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Intro to using JNI with Eclipse? [message #328247] Mon, 19 May 2008 21:37 Go to next message
Eclipse User
Originally posted by: qabuzhd02.sneakemail.com

Is there any sort of tutorial introduction to using JNI with Eclipse?
(I'm developing an app with the platform-independent heavy lifting in C++
and the UI in Java, and JNI in between. I use a Mac for development.)
I've looked around eclipse.org, and can't find anything that really looks
like it would get me up and running.

What do people think of the feasibility of using Eclipse to develop
JNI-based code? From my five or ten minutes of searching on eclipse.org
I've found a couple of tools geared towards JNI -- but they seem to be
mostly in beta, and there doesn't seem to be any single unifying approach
to JNI.

I have a good deal of experience with using Eclipse for Java, but almost
none with CDT. Any suggestions would be much appreciated. I've been
beating my head against Xcode and its quirks, and my brain is getting
pretty sore, so I'm really hoping that Eclipse will be a viable
alternative.
Re: Intro to using JNI with Eclipse? [message #328248 is a reply to message #328247] Tue, 20 May 2008 01:05 Go to previous message
Eclipse User
Originally posted by: totolaricot.mac.com

Jonathan wrote:
> Is there any sort of tutorial introduction to using JNI with Eclipse?
> (I'm developing an app with the platform-independent heavy lifting in
> C++ and the UI in Java, and JNI in between. I use a Mac for
> development.) I've looked around eclipse.org, and can't find anything
> that really looks like it would get me up and running.
>
> What do people think of the feasibility of using Eclipse to develop
> JNI-based code? From my five or ten minutes of searching on
> eclipse.org I've found a couple of tools geared towards JNI -- but
> they seem to be mostly in beta, and there doesn't seem to be any
> single unifying approach to JNI.
>
> I have a good deal of experience with using Eclipse for Java, but
> almost none with CDT. Any suggestions would be much appreciated.
> I've been beating my head against Xcode and its quirks, and my brain
> is getting pretty sore, so I'm really hoping that Eclipse will be a
> viable alternative.
>
>
doing JNI work is pretty straight forward, with or without eclipse..
after all it's just plain C/C++ with some added conventions. if you
want inspiration on how to structure your project, you could look at how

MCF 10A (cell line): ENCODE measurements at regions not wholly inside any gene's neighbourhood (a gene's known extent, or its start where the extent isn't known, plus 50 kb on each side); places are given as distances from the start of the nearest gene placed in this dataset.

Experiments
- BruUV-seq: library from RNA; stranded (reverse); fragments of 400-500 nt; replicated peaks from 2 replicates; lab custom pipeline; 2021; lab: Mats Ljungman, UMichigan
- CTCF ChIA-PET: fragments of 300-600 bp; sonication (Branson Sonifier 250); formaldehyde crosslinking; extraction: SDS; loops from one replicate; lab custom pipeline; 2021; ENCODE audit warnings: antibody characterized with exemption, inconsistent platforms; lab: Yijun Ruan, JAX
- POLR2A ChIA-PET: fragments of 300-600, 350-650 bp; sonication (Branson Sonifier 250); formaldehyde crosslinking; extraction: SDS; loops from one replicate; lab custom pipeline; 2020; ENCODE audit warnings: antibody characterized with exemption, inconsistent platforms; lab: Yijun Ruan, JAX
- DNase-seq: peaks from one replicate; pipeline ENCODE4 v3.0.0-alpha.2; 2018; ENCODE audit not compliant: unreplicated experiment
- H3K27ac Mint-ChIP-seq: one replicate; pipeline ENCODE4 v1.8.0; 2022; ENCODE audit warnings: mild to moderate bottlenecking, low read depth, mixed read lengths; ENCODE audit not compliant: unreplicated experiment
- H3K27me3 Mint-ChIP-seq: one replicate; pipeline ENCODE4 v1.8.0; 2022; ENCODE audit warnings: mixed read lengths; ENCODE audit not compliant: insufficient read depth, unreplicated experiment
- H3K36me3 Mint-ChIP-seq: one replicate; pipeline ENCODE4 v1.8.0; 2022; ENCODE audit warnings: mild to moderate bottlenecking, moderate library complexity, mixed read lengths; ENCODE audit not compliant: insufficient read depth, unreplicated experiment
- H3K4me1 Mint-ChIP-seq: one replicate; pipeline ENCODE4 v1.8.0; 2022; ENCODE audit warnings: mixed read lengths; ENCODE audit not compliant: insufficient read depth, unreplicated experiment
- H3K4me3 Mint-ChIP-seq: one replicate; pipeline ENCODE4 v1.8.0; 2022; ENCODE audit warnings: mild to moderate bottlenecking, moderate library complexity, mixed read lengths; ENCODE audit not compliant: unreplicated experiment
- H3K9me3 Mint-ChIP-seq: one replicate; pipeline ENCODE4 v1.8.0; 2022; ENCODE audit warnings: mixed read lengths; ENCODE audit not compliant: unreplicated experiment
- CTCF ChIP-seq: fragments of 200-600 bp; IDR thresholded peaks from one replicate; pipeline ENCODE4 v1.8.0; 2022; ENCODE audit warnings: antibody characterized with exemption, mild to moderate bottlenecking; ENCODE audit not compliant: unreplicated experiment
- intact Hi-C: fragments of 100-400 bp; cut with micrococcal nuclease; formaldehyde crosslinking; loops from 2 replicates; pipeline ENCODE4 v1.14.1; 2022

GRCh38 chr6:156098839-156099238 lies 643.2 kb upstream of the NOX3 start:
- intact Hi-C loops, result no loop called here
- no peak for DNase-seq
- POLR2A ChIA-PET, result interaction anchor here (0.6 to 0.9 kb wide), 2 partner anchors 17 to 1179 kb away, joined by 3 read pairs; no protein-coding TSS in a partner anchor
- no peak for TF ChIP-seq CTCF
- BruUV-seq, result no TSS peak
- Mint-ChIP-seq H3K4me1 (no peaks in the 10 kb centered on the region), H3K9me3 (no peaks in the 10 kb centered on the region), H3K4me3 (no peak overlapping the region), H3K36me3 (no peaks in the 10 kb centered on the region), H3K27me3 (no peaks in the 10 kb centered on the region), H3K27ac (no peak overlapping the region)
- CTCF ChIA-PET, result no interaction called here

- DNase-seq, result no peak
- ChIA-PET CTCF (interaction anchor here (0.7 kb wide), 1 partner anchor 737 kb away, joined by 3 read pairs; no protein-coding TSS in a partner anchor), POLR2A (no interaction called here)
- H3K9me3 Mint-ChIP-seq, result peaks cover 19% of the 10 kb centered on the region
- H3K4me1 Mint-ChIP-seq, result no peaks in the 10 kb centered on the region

the SWT team organized their project (keep in mind that some of the
added complexity is just because they had to deal with more platforms).

you could also give JNA a shot if you want to quickly create a proof of
concept binding for your C++ library without having to answer your
question. If you don't mind writting weird looking Java code, you can
also venture into GlueGen or JNIgenerator to generate your binding (that
would simplify the task of dealing with JNI): the former is the binding
generator created for JOGL (roughly speaking it is a C/C++ header
preprocessor that can generate the JNI code for you); the latter is the
equivalent solution created by the SWT team (I find it a lot easier to
use than GlueGen - however you have to do more manual labor as it does
not process the C headers). I also used SWISH in the past to quickly
generate some JNI code for a reasonably simple class library that had
250 Java classes. SWISH is also a header preprocessor, and once you get
over the limitations of the preprocessor you can make the binding
generation a part of your build process to automate the process anytime
you make C/C++ code changes. The added benefit of SWISH is that you can
generate multiple language bindings from the same configuration files (I
generated a perl and Java binding for another library).

In the end, there is little reason these days to write too much JNI code
manually (especially when dealing with large native libraries)... unless
of course you have the time and someone paying for it... Altogether,
SWISH was the simplest to use (got the job done is a couple days with no
prior experience). For quick and dirty without pain, I use JNA (I
recently worked on supporting the Carbon native toolbar in java by
prototyping the code with JNA before I migrated it to SWT/JNIgenerator).

--
Laurent Mihalkovic, co-author SWT/JFace in Action (www.manning.com/scarpino)
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